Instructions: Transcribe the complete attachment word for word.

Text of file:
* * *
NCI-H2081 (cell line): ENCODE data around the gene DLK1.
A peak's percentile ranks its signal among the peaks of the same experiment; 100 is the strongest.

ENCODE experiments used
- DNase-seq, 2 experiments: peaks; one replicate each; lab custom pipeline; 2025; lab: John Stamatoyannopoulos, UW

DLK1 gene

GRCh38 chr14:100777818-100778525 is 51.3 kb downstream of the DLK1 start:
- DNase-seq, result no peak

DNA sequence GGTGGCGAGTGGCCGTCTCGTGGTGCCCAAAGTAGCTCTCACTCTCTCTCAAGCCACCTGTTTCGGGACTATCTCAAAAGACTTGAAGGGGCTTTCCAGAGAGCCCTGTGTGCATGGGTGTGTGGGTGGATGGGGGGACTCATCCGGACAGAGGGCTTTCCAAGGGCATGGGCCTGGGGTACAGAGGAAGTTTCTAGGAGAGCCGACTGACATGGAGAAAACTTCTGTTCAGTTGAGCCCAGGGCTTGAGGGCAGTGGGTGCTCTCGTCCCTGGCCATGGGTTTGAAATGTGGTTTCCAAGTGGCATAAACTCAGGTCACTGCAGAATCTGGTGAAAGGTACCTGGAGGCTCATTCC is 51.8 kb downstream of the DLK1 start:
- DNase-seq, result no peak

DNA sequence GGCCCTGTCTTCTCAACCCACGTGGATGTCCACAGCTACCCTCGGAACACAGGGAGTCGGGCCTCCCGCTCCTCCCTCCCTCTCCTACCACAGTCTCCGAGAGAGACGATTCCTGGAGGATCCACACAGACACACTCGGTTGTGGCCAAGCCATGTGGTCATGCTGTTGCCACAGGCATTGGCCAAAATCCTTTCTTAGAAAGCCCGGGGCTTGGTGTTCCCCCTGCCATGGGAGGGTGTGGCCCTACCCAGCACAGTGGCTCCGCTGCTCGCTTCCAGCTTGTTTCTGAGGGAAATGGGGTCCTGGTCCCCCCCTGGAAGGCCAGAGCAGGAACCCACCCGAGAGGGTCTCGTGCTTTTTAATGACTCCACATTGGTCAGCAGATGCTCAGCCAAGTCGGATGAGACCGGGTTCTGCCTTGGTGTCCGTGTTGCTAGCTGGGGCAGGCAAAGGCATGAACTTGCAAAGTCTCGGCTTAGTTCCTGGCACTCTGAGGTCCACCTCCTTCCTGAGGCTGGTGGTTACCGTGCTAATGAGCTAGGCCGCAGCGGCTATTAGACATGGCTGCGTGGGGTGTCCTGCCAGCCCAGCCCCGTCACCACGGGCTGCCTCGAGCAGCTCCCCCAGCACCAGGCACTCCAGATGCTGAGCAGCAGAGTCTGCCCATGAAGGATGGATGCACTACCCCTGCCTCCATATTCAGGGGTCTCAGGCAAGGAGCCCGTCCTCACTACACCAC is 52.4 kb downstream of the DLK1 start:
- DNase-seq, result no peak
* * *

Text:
NCI-H2081 (cell line): ENCODE data around the gene DLK1.
A peak's percentile ranks its signal among the peaks of the same experiment; 100 is the strongest.

ENCODE experiments used
- DNase-seq, 2 experiments: peaks; one replicate each; lab custom pipeline; 2025; lab: John Stamatoyannopoulos, UW

DLK1 gene

GRCh38 chr14:100777818-100778525 is 51.3 kb downstream of the DLK1 start:
- DNase-seq, result no peak

DNA sequence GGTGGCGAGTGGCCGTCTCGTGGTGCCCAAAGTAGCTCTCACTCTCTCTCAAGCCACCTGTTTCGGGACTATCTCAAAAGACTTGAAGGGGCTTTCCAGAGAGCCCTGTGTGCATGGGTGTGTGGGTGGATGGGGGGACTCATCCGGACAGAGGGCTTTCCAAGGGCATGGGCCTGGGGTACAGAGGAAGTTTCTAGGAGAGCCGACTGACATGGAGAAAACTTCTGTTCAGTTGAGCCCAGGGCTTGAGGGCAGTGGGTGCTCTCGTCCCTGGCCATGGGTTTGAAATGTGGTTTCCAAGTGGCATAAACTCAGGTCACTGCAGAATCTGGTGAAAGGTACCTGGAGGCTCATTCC is 51.8 kb downstream of the DLK1 start:
- DNase-seq, result no peak

DNA sequence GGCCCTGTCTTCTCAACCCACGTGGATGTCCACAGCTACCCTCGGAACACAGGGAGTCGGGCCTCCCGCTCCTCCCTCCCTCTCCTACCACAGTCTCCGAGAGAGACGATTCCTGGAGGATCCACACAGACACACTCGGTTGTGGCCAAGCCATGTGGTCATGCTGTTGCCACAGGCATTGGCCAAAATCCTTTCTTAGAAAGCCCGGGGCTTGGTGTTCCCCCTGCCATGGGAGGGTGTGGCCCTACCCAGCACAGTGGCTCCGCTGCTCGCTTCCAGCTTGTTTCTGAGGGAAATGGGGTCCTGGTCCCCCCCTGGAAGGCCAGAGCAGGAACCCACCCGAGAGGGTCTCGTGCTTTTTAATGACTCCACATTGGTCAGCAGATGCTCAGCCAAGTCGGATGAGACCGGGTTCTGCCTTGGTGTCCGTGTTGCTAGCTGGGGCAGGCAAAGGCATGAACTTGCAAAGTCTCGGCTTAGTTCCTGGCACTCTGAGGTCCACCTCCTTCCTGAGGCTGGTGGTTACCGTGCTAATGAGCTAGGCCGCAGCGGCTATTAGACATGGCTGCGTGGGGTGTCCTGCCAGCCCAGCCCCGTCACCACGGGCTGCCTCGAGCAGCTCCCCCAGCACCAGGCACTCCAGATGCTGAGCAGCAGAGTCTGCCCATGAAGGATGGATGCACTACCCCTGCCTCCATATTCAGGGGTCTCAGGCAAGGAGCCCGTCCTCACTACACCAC is 52.4 kb downstream of the DLK1 start:
- DNase-seq, result no peak